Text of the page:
In ranking the current justices on the Supreme Court, I was struck by how irrelevant their political labels are. A group of scholars placed the judges on an ideological spectrum, where conservative justices receive scores from 0 to 1, and liberal justices from 0 to –1. Clarence Thomas is the most conservative and Sonia Sotomayor the most liberal:
Clarence Thomas (.725)
Brett Kavanagh (.693)
Neil Gorsuch (.486)
Samuel Alito (.317)
John Roberts (.089)
Stephen Breyer (-.280)
Elena Kagan (-.302)
Ruth Ginsburg (-.518)
Sonia Sotomayor (-.521)
My ranking favors neither tribe. I evaluate these men and women purely as Constitutional jurists, not for their political leanings, and it turns out that each faction (Conservative and Liberal) yields about as much good and bad. Here are my rankings, followed by explanations. It was a given that Gorsuch and Kagan would be at top, and Sotomayor and Alito at the bottom; it was a delicate exercise fitting in between the other five.
1. Neil Gorsuch (C) — Excellent
2. Elena Kagan (L) — Excellent
3. Clarence Thomas (C) — Good
4. Ruth Ginsburg (L) — Good
5. John Roberts (C) — Decent
6. Stephen Breyer (L) — Decent
7. Brett Kavanagh (C) — Poor
8. Sonia Sotomayor (L) — Bad
9. Samuel Alito (C) — Disaster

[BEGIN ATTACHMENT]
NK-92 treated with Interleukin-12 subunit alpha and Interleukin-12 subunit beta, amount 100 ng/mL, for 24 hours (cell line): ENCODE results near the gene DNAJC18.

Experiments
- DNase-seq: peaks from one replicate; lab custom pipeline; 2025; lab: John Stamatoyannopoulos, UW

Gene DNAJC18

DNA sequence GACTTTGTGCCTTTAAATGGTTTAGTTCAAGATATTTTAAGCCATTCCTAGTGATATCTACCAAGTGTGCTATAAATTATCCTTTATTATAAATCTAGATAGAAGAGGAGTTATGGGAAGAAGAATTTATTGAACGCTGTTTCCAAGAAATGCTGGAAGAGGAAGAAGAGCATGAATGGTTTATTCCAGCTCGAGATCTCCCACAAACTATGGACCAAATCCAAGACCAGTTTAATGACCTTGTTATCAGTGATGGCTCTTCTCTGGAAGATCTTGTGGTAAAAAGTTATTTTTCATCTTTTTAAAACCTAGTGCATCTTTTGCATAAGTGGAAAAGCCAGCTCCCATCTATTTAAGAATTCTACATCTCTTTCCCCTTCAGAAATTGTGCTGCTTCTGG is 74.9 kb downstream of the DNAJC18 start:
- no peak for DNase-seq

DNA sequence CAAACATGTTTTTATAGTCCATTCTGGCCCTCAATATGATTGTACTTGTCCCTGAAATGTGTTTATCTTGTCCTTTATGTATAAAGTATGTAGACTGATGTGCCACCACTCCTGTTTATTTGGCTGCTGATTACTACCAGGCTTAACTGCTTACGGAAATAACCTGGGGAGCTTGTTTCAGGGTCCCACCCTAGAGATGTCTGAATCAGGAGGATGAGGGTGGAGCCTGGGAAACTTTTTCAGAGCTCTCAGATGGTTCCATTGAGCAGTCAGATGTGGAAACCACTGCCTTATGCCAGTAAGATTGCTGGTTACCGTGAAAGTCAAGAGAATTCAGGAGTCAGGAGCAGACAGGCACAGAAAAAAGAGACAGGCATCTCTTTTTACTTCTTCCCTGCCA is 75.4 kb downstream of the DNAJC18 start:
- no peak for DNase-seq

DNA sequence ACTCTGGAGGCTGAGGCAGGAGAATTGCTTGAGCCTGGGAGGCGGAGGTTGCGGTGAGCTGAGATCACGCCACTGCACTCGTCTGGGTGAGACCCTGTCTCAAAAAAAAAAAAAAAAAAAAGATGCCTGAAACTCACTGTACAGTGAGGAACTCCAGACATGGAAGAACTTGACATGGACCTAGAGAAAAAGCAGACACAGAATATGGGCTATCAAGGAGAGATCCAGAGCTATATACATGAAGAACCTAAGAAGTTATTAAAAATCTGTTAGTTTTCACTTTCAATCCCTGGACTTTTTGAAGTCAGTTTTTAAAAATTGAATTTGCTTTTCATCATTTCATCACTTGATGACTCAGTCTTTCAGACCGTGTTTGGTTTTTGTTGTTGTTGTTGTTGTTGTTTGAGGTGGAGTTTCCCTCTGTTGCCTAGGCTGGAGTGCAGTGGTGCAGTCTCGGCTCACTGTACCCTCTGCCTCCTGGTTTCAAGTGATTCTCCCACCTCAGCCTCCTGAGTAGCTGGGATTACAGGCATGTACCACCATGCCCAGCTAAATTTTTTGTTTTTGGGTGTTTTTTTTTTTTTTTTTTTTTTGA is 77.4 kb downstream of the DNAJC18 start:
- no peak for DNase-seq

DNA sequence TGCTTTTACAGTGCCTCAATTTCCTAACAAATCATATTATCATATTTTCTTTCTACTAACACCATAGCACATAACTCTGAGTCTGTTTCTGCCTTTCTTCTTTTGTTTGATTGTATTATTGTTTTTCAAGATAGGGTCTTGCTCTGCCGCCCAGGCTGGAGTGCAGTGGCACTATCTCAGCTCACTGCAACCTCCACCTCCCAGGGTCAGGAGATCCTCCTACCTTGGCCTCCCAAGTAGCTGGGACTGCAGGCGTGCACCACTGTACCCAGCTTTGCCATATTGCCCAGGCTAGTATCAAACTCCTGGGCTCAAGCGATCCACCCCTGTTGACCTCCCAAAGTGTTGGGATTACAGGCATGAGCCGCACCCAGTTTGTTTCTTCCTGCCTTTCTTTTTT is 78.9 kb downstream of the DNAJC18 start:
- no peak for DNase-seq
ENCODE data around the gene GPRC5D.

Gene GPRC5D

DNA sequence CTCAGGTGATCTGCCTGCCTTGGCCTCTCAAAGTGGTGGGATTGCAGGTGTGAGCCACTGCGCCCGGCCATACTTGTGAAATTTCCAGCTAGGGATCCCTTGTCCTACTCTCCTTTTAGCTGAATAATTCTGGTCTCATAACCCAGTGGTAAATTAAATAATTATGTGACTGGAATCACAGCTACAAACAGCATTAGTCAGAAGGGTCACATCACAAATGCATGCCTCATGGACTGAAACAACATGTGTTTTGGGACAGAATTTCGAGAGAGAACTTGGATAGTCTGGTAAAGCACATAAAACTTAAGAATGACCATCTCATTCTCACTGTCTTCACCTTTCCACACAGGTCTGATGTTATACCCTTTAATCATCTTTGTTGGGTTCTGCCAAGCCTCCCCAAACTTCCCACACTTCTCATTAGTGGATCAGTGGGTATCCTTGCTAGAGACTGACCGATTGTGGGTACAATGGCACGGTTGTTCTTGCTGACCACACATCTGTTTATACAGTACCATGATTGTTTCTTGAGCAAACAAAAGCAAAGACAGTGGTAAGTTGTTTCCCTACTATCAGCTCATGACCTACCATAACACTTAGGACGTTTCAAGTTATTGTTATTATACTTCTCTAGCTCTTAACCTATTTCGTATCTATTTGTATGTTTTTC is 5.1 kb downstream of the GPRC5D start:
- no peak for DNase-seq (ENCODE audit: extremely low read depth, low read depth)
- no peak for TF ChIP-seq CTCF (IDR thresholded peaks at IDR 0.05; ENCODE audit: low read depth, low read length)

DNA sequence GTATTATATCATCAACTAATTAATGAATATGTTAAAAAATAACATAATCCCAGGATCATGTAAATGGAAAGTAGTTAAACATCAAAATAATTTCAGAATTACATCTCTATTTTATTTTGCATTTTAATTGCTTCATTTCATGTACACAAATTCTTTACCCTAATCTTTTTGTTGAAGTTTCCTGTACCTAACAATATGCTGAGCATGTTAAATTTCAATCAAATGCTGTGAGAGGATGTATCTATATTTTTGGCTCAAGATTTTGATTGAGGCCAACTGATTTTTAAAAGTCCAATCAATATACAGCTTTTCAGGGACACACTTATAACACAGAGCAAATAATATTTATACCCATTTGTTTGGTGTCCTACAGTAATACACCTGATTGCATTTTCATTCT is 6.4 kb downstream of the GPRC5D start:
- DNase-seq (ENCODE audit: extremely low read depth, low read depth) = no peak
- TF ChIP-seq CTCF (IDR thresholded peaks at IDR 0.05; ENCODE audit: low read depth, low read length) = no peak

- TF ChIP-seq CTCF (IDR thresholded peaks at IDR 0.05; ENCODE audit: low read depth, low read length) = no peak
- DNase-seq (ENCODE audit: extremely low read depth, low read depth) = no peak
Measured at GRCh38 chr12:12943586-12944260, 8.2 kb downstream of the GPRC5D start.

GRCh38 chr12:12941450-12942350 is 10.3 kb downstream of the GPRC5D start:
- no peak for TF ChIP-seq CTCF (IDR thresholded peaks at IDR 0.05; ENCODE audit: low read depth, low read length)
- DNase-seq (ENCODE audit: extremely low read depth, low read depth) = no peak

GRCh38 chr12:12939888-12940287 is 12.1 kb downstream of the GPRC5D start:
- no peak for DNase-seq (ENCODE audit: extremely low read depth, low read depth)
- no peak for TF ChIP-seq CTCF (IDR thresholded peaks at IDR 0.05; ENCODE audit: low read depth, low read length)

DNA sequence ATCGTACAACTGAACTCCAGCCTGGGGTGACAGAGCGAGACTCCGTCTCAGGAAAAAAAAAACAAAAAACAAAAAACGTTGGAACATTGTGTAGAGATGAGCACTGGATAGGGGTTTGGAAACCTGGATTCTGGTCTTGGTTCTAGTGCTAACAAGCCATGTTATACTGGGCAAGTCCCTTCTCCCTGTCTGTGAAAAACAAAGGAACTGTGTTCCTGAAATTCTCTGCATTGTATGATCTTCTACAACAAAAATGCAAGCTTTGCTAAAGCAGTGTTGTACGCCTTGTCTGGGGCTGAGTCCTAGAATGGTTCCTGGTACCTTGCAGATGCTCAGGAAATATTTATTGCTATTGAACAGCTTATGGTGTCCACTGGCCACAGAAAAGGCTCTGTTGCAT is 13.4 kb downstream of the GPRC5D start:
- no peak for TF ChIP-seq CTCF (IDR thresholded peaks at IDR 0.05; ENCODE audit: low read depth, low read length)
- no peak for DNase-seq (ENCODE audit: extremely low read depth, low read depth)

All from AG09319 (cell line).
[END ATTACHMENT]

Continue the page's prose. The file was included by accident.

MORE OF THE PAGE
1. Neil Gorsuch. Appointed in 2017 by Donald Trump. Rating: Excellent. The best justice on the court is an originalist like Scalia whom he replaced, but even better. Where Scalia threw his intelligence out the window on certain issues (he would have never ruled in favor of gays, transgendered, and the Native American Indians as Gorsuch has done), Gorsuch’s objectivity rarely cracks. When he took the oath of office, many of us cringed. This was the first Trump appointee to the highest office in the land, and would surely be a blight on the Constitution. But not only has he turned out to be a brilliant judicial thinker, he has sided with the liberal justices for a deciding vote more than any other conservative on the court. The reason is simple: he is a consistently conservative justice, even if his legal opinions sometimes happen to align him with liberal politics. For example, in United States v. Haymond (6/26/19), he wrote for the 5-4 majority (himself and the four liberals), overturning the lower court’s denial of a trial by jury to a man convicted a second time of carrying child pornography. (Rightfully: a new crime demands a new trial, no matter how despicable the offense. That’s a conservative legal position, though a liberal social point of view.) He also joined the liberals against the conservatives to protect immigrants from being deported in Sessions v. Dimaya (4/17/18), striking down a statute about “aggravated felonies” that was unconstitutionally vague. He even joined the liberals on a gun issue (United States v. Davis (6/24/19)), in which the Trump administration was trying to over-punish two criminal defendants; Gorsuch found the clause in the Armed Career Criminal Act unconstitutionally vague and not warranting stiffer penalties. To be sure, Gorsuch isn’t perfect; no justice ever is. His Achilles’ heel is labor law. When it comes to worker’s rights issues, I have a serious bone to pick with him. But that doesn’t diminish my respect for him as the best justice to serve on the court during by entire lifetime — that is to say, during the last 51 years, going all the way back to the Burger Court that started in 1969.